After sudden finish to season, Maryland baseball is left wondering what comes next
Coach Rob Vaughn meets at the mound during Maryland baseball's 13-3 win against Bryant on March 8, 2020 at the Bob "Turtle" Smith Stadium in College Park, MD. (Suze Creedon/The Diamondback)
Twenty minutes into Maryland baseball’s flight to Texas, coach Rob Vaughn knew his team’s season was in jeopardy.
The third-year skipper had been keeping track of the coronavirus outbreak’s impact on sports leagues. Fellow coaches messaged him too, informing him one-by-one as different conferences pulled the plug on their athletics.
When the Terps touched down, their upcoming series against TCU was still on but would be played in front of no fans. That changed a couple of hours later, though — Vaughn delivered the news to his team in a hotel breakfast room.
For Maryland (10-5), it was a season with a lot of promise and a lot of unanswered questions. The team’s freshmen class, ranked in the top-10 for the country, flashed its potential but never had a chance to experience high-stakes conference play.
“To look in the eyes of the kids that worked that hard and the seniors that have given so much to this program for four years, and to tell them 15 games in, ‘You’re done,’ was a really tough thing,” Vaughn said. “It was a meeting I hope I never have to have again.”
Those freshmen, led by Tucker Flint’s .462 on-base percentage and right-hander Sean Burke’s 1.99 ERA with 35 strikeouts, will have to find new ways to gain experience in the coming months.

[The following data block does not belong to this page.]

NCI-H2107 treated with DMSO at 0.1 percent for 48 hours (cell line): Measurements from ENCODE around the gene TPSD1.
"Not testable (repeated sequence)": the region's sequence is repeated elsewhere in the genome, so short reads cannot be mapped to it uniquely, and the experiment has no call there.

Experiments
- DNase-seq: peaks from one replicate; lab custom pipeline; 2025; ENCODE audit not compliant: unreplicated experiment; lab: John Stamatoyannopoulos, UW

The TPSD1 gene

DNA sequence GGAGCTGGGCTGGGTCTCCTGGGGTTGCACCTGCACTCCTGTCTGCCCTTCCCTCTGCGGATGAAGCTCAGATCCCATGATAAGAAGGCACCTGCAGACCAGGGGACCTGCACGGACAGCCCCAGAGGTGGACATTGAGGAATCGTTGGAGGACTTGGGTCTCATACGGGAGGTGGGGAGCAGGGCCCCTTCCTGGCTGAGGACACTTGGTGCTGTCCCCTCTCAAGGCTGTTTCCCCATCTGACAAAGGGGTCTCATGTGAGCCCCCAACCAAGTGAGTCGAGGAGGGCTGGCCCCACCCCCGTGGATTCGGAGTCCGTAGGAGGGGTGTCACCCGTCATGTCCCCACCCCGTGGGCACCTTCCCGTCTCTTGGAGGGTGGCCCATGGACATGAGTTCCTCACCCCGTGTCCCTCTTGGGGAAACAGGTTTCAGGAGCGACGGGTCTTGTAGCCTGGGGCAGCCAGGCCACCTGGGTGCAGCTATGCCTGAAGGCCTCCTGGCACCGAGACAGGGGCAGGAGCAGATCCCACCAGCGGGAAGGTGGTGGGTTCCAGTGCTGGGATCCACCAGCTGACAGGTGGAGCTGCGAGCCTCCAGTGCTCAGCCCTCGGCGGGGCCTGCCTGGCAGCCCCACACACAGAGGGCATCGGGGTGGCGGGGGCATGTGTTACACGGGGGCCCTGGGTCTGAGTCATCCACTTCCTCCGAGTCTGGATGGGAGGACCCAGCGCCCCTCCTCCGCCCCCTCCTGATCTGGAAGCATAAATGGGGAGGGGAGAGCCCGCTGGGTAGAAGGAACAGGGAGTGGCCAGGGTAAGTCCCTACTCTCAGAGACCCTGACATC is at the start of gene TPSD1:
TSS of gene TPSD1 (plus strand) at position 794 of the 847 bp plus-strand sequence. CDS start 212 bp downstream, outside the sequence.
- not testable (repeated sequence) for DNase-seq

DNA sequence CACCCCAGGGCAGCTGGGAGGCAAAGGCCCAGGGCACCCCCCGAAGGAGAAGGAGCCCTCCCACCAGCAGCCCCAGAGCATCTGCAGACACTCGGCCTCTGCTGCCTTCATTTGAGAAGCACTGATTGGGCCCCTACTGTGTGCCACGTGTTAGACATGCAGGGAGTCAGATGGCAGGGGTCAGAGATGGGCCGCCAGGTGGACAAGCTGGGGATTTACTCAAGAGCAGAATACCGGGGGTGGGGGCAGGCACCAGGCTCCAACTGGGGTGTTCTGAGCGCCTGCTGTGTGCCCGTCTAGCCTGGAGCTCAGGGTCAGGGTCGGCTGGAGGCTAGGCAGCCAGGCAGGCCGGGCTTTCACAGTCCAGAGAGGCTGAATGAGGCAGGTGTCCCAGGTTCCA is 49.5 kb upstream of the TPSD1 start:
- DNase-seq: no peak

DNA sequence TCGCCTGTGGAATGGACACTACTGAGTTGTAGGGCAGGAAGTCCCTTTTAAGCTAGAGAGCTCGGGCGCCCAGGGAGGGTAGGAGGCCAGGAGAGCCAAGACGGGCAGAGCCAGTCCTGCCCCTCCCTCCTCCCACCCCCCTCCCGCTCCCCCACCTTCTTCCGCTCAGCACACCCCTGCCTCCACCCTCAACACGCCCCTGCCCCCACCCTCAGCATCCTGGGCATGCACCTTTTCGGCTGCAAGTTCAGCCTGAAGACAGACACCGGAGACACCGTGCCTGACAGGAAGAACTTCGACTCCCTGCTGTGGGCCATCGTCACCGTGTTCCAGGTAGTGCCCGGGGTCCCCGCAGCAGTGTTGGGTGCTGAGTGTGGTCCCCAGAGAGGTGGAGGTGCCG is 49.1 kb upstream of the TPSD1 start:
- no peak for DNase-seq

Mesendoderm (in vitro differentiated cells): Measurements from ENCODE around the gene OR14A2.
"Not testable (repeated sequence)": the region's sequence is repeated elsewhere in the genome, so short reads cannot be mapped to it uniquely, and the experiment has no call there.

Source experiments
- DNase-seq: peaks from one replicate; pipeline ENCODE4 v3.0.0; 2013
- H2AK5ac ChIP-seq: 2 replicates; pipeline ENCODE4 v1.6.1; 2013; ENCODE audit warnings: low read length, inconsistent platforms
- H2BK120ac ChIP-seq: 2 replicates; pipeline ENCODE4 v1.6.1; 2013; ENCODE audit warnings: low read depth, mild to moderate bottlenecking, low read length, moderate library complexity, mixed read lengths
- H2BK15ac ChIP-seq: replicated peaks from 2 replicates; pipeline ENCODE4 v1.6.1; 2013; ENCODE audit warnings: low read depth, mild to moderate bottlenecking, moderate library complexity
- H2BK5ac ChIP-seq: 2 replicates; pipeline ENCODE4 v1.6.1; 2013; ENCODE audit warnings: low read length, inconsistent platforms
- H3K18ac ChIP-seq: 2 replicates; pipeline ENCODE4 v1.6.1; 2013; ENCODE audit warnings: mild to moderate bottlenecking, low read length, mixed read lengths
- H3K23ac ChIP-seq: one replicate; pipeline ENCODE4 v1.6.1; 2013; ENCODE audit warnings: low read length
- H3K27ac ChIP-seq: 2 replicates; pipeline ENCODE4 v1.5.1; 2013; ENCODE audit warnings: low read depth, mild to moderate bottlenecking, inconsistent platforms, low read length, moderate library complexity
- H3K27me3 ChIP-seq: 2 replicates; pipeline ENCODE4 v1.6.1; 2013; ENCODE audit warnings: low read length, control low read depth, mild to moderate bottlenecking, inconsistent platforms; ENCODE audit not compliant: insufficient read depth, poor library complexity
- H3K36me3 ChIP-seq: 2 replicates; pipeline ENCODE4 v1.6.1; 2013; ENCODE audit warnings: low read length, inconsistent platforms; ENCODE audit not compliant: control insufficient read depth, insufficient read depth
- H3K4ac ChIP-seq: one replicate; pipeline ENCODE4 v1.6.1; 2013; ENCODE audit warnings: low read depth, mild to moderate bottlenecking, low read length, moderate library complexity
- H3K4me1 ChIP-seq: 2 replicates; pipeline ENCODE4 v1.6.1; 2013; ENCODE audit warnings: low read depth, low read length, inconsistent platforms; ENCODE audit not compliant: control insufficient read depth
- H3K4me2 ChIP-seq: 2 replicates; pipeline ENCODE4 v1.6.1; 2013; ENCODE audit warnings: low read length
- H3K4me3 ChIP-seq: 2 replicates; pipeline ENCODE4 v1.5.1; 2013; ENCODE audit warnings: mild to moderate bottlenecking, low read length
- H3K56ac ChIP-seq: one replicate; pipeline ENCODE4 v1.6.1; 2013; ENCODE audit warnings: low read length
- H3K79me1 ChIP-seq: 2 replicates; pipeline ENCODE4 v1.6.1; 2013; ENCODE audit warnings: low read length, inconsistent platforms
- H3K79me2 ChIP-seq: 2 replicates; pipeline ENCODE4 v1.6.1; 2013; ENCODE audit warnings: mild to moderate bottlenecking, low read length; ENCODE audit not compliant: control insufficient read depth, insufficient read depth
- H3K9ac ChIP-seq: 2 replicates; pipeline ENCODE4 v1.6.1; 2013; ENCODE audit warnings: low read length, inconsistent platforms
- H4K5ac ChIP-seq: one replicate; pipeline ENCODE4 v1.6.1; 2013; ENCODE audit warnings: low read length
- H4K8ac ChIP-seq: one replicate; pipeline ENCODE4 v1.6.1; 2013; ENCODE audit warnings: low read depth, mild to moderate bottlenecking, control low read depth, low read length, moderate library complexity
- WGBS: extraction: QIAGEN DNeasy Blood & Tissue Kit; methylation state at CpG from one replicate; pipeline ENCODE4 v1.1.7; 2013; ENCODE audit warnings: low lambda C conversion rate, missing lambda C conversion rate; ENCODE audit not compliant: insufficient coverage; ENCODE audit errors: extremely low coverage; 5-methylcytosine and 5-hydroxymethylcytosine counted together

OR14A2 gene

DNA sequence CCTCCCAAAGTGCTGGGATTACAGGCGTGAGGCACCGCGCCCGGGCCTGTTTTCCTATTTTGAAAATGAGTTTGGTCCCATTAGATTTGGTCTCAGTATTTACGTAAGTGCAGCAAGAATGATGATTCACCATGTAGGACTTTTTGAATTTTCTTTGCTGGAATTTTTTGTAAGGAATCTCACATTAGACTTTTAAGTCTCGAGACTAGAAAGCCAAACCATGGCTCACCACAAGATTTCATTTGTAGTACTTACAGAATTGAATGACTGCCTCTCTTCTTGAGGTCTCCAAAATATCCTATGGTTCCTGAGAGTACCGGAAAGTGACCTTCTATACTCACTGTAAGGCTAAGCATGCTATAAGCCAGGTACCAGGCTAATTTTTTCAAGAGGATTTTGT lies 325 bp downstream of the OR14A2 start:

“At-bats and maturity, some of that just takes time [for freshmen],” Vaughn said. “When something gets pulled away from you that’s kind of been part of your existence … it’s going to be really tough.”
It’s tough for the Terps’ veterans, too. And for the seniors Elliot Zoellner and Tyler Blohm, the abrupt ending is especially painful — both seemed poised to impress on the mound in the back-half of the season.
Zoellner, a right-hander, had been dominant out of the bullpen, not allowing a run in 11 relief innings while tallying a 0.64 WHIP, or walks plus hits per inning pitched. As for Blohm, the left-hander had just returned from a lengthy absence due to a shoulder injury and was slated to make his season debut against TCU.
“It was frustration, anger, sadness, every range of emotion you can imagine,” Vaughn said. “Blohm took it pretty hard because that kid’s worked so hard to get back and … he’s been through a lot.”
It is uncertain if their college careers are over, though. The NCAA will decide whether to grant an extra year of eligibility to all spring athletes next week.
That decision will be pivotal for Blohm and Zoellner, as well as Chris Alleyne, Randy Bednar and Justin Vought. The latter three all could have been taken in the MLB draft after this season, but that is also now an uncertainty.
Alleyne and Bednar formed a formidable one-two punch at the top of the Terps’ lineup, combining for 46 hits and 23 RBIs, while Vought had a solid first two weeks before getting injured.
But while more clarity will come soon, Vaughn and Maryland are settling into their new normal — a world with no baseball.
“You can’t do a lot of these things that you’re obsessed with doing,” Vaughn told his team, “so pour that competitiveness into your schoolwork and then see what happens.”